Hours of erging leads to D1 commitments

Four Seniors sign letters of intent, commit to rowing at collegiate level


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Anika Roche, Carolyn Connolly, Morgan Perce, and Lula Macy holding their letters of intent for their respective colleges

You may be watching one or more  varsity girls rowers make their mark on the USA Olympic team in the near future. As 2022 senior college athletic commitments emerge, four athletes from Varsity Girls Rowing stand out. 

In November, seniors Anika Roche, Carolyn Connolly, Lula Macy, and Morgan Perce all signed their National Letters of Intent, committing to rowing at the collegiate level.

I started rowing because my mom wanted me to. Her reasoning has always been that we were of Norwegian descent, and they’re like the Vikings who rowed– and yeah she signed me up for tryouts

— Anika Roche


Rose Marchuk, the head coach and founding director of New Trier’s Varsity Girls Rowing, said that education is the first priority for rowers in college. If the rower is talented then the best opportunity for them after college would be to go to the Olympics. 

 “You really want to get a good education while you’re in college and, you know, do your best at rowing as well because there’s a great opportunity to become an Olympian, if you’re good enough.” 

“If you’re at a Division 1 school, you’re pretty much dedicating your life to rowing and academics,” Marchuk adds. 

The four seniors are all prepared for their intense and vigorous rowing seasons at their chosen Division 1 dream school. 

Anika Roche committed to University of California Los Angeles. 

Roche said that rowing  for UCLA will help with her time management since it will help her focus on studying when she’s not practicing or competing. She’s also excited to be able to continue rowing.

 “I just love rowing and I love that I’m going to be able to row year round – yeah, I’m just excited,” she said. 

Carolyn Connolly is thrilled to be a part of the rowing community at Villanova University. 

“It’s all so insane, just for so many reasons. I am excited to see how the team that I already love is going to be enhanced because everyone is choosing to do it. It’s a competitive level, and I’m super excited about the dedication I’m going to be putting into something I love,” she said. 

Lula Macy committed to the Gonzaga Bulldogs as a coxswain. 

Since she’s a coxswain, Macy’s position on the team is different from the rowers. She steers the boat, keeps the crew updated on their situation, and keeps them motivated.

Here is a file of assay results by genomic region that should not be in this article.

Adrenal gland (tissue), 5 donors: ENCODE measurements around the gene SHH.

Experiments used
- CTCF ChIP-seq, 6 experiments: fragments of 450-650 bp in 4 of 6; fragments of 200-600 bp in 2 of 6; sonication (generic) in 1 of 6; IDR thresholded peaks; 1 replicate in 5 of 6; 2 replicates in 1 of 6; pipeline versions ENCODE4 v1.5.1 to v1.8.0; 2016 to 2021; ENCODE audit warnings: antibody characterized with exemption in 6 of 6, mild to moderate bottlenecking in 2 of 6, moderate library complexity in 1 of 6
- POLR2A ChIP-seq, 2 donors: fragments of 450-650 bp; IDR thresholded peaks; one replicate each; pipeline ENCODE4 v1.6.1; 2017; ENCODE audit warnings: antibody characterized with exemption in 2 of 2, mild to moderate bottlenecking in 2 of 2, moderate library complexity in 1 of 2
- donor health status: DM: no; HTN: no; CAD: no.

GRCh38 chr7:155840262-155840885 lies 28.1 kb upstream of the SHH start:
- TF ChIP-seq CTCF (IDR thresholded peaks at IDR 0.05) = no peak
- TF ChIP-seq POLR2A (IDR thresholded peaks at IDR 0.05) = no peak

“I tried to row, but then the coach said I was too small so I became a coxswain and I just liked it and continued,” said Macy. 

Recruiting occurs when a college representative or employee invites a high school student- athlete to play for their school. Recruiting happens in many ways, face-to-face, phone calls or text messages, emailing, or through social media. 

The typical  process has a few key components with score reports, transcripts, letters of recommendation and application essays. 

Many start this process in their late sophomore year or early junior year. Starting earlier provides more time and thoroughness to your search. 

Macy says her recruitment process was unique compared to others. “I sent a lot of voice recordings of me in races and me at practice.”

Whereas, Connolly says she had an easy recruitment process for Villanova, compared to the usually difficult process.  

“Villanova actually made it easy, but overall the process is a nightmare. It’s very stressful, so at the end of the day you’re just gonna have to have fun with it,” said Connolly.

Roche explains the lengthy process. “It was just different in terms of stress- because from the end of my sophomore year until April of my junior year, I was doing multiple calls a week with coaches, and writing and sending emails, and doing research,” she said.

For athletes who are interested in recruiting, the process can start as early as sophomore year. Piper Ritchie, a current sophomore on Girls Varsity Rowing, said she plans to get recruited if possible and she is prepared to start the process soon.

 “I plan to start the recruitment process soon. So, when I start emailing coaches it’s just a long process- but we’re supposed to email them with updates about our rowing, and it’s just a lot of hard work,” said Ritchie. 

Coaches tend to also play a role in the recruitment process. They give tips and pointers, answer student questions, and write recommendation letters. 

“We write recommendations to coaches who check in to make sure that the rowers are both good performers, and if they’re going to be a good teammate,” said Marchuk. 

These seniors mainly decided to try out for rowing their freshman year because their parents recommended it. 

“I started rowing [actually] because my mom wanted me to. Her reasoning has always been that we were of Norwegian descent, and they’re like the Vikings who rowed- and yeah she signed me up for tryouts,” said Roche. 

 Macy decided to try out because her father rowed his freshman year of high school. 

 Connolly had rowed competitively since before she joined the team freshman year. 

“I wanted to try a sport everyone was semi new to, and so I thought, ‘oh I was different if I rowed.’”

Each one of these girls has worked diligently for the chance to join their college rowing team and are looking forward to their next chapter.. 

“You know they’re just very, very dedicated, and I can’t say enough about each of them,” said Marchuk.